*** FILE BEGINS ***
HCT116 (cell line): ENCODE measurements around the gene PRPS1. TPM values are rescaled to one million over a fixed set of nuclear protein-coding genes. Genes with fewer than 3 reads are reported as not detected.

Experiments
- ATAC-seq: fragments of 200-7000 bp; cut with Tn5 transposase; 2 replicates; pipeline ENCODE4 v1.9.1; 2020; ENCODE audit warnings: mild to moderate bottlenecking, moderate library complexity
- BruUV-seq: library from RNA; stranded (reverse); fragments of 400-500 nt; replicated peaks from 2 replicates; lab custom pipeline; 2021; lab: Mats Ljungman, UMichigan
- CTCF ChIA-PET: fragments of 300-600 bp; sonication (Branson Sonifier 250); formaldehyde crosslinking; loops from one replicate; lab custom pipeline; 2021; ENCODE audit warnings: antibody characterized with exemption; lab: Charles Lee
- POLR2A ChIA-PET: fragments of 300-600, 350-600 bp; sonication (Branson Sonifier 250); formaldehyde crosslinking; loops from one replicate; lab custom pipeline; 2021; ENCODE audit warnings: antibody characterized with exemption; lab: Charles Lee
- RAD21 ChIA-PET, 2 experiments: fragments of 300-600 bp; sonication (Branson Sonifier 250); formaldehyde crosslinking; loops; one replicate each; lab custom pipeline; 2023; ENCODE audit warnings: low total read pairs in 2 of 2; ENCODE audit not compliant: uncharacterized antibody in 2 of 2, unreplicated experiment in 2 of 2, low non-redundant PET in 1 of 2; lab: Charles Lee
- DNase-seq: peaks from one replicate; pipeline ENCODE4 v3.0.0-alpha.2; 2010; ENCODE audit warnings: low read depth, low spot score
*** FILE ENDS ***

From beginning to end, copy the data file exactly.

HCT116 (cell line): ENCODE measurements around the gene PRPS1. TPM values are rescaled to one million over a fixed set of nuclear protein-coding genes. Genes with fewer than 3 reads are reported as not detected.

Experiments
- ATAC-seq: fragments of 200-7000 bp; cut with Tn5 transposase; 2 replicates; pipeline ENCODE4 v1.9.1; 2020; ENCODE audit warnings: mild to moderate bottlenecking, moderate library complexity
- BruUV-seq: library from RNA; stranded (reverse); fragments of 400-500 nt; replicated peaks from 2 replicates; lab custom pipeline; 2021; lab: Mats Ljungman, UMichigan
- CTCF ChIA-PET: fragments of 300-600 bp; sonication (Branson Sonifier 250); formaldehyde crosslinking; loops from one replicate; lab custom pipeline; 2021; ENCODE audit warnings: antibody characterized with exemption; lab: Charles Lee
- POLR2A ChIA-PET: fragments of 300-600, 350-600 bp; sonication (Branson Sonifier 250); formaldehyde crosslinking; loops from one replicate; lab custom pipeline; 2021; ENCODE audit warnings: antibody characterized with exemption; lab: Charles Lee
- RAD21 ChIA-PET, 2 experiments: fragments of 300-600 bp; sonication (Branson Sonifier 250); formaldehyde crosslinking; loops; one replicate each; lab custom pipeline; 2023; ENCODE audit warnings: low total read pairs in 2 of 2; ENCODE audit not compliant: uncharacterized antibody in 2 of 2, unreplicated experiment in 2 of 2, low non-redundant PET in 1 of 2; lab: Charles Lee
- DNase-seq: peaks from one replicate; pipeline ENCODE4 v3.0.0-alpha.2; 2010; ENCODE audit warnings: low read depth, low spot score